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«Citation: Dalkin, Sonia (2014) The Realist Evaluation of a Palliative Integrated Care Pathway in Primary Care: What Works, For Whom and in What ...»

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Data from the 2011 and 2012 Death Audit allowed more refined questions to be answered by the data sets; allowing the number of people who died of cancer and non-cancer that were on the palliative care register to be identified. Two ratios were made for each year (2011 and 2012) and for each GP practice using their cancer deaths on the palliative care register divided by the total cancer deaths that year and the non-cancer deaths on the palliative care register divided by all non-cancer deaths that year. The mean and standard deviations for these ratios are presented in Table

8. The cancer ratios for 2011 and 2012 were then compared, and the non-cancer ratios were then compared with each other. Ratios were created in order to account for differences in practice population sizes.

A paired samples t-test was conducted to compare the ratios of cancer deaths on the palliative care register between 2011 and 2012. There was no significant effect of time on cancer death palliative care registrations (t(13)= -1.06, p.05, two tailed).

The means and standard deviations of the palliative care registered cancer deaths to all cancer deaths ratio are displayed in Table 8 and indicate an increase from 2011 to 2012.

Table 8: Ratio of registered cancer deaths to total cancer deaths in 2011 and

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A paired samples t-test was conducted to allow a comparison of the ratios of noncancer deaths on the palliative care register between 2011 and 2012. There was a significant effect of time on non-cancer death palliative care registrations (t(13) = p.05, two tailed). The means and standard deviations are presented in Table 9 and show an increase from 2011 to 2012, meaning that GP practices are significantly increasing the number of non-cancer palliative care registrations they make. Increases appear small due to the data being in ratio form, where 1 would mean that all patients who died of cancer were on the palliative care register. The eta2 statistic (0.34) indicated a small effect size, according to Cohen (1988).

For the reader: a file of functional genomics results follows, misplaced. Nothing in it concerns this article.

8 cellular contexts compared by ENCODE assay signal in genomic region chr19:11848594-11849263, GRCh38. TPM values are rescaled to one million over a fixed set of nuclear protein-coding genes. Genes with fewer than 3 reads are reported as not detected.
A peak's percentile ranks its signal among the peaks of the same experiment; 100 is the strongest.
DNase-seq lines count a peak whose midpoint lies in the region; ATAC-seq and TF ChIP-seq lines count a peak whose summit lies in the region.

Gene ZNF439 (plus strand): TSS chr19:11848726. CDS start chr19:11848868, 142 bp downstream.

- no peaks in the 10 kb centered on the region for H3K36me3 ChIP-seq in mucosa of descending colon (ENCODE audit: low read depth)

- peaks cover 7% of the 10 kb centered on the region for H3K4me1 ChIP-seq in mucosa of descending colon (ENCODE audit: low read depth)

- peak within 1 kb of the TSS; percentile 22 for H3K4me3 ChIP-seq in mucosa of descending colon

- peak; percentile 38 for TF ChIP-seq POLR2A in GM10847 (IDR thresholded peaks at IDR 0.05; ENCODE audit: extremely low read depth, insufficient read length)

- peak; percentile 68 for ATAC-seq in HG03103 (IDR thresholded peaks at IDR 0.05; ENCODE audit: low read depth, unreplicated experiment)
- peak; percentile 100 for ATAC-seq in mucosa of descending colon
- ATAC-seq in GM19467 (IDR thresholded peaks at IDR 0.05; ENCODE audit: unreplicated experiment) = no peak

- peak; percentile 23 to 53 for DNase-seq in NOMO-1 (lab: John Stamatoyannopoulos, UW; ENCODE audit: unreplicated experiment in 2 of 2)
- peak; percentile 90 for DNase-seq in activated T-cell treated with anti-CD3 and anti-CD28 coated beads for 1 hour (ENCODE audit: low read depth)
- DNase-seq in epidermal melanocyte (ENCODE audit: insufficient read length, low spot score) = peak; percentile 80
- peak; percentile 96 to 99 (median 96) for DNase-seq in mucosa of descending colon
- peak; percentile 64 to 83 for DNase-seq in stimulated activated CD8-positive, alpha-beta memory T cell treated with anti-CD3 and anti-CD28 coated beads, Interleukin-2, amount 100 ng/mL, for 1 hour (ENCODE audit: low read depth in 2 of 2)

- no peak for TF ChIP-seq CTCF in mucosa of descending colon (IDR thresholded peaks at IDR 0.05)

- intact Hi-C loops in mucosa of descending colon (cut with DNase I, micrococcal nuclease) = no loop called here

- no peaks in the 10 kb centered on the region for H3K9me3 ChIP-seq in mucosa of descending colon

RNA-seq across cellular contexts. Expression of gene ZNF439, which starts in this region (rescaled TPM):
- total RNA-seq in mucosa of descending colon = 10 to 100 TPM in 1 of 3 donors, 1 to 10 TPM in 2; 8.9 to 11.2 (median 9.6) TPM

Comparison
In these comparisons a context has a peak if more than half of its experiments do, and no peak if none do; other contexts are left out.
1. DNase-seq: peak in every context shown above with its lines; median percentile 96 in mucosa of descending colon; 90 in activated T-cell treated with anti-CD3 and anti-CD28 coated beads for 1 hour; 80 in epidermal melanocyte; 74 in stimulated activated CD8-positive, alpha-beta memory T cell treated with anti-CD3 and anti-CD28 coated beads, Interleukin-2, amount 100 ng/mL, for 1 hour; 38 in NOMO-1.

Table 9: The ratio of non-cancer deaths to total non-cancer deaths in 2011 and 2012.

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These two statistical tests indicate very important outcomes; between 2011 and 2012 practices did not significantly increase the number of cancer patients they registered but did increase the number of non-cancer patients they registered. The lack of increase in the number of cancer patients registered who died could be attributed to most practices being quite competent in registering them.

However, it is not possible to know whether non-cancer registrations have been increasing since ICP implementation (2008) or whether they have just started to increase from 2011 to 2012. This is due to data restrictions explained earlier; the tools that collect data only asked more refined questions about disease type from 2011.

Mechanism: Legitimation through education Discussions in FG3 highlighted that health care professionals now had more informal education about non-cancer diagnoses and their relevance and need for appropriate palliative care. This was following the publication of national policy such as the End of Life Care Strategy (Department of Health 2008), educational events, PCQV and informal learning from the ICPs founder.

GP4 (FG3): “I think it’s more that we’ve been legitimised to put palliative care patients on the register, you know, through educational events and people like (founder), the End-of-Life Care Strategy and things such as that.” GP3 (FG3): “I think its education, really. We’ve been educated that we can now think that non-cancer patients require palliative care. And the permission, it’s the permission that you can consider non-cancer patients as palliative.” Health care professionals felt that these forms of education (resource) had legitimised their decision to put palliative care patients on the register (reasoning) which increased their self-efficacy to provide high quality palliative care to all.

Health care professionals also felt that as their experience built in providing palliative care for cancer patients, so did their self-efficacy in providing palliative care for non-cancer patients.

GP6 (FG3): “Experience wise, you start feeling, maybe there’s a confidence thing there as well. We’re starting to build more confidence in cancer deaths and as a result of that we’re thinking this is quality (care), and actually why shouldn’t that person there have the same bit of me or the same pathway. I mean that is a significant challenge due to prognostics, that’s really difficult isn’t it. So maybe our reasoning is, why not? Why not this group of people, if cancer patients get it, but also as a confidence thing as well maybe. I feel happy I could manage these kind of dying patients so why can’t I manage all my dying patients rather than just a select few?” GP6 highlights how health care professionals in the locality have increased their self-efficacy to provide palliative care to non-cancer patients.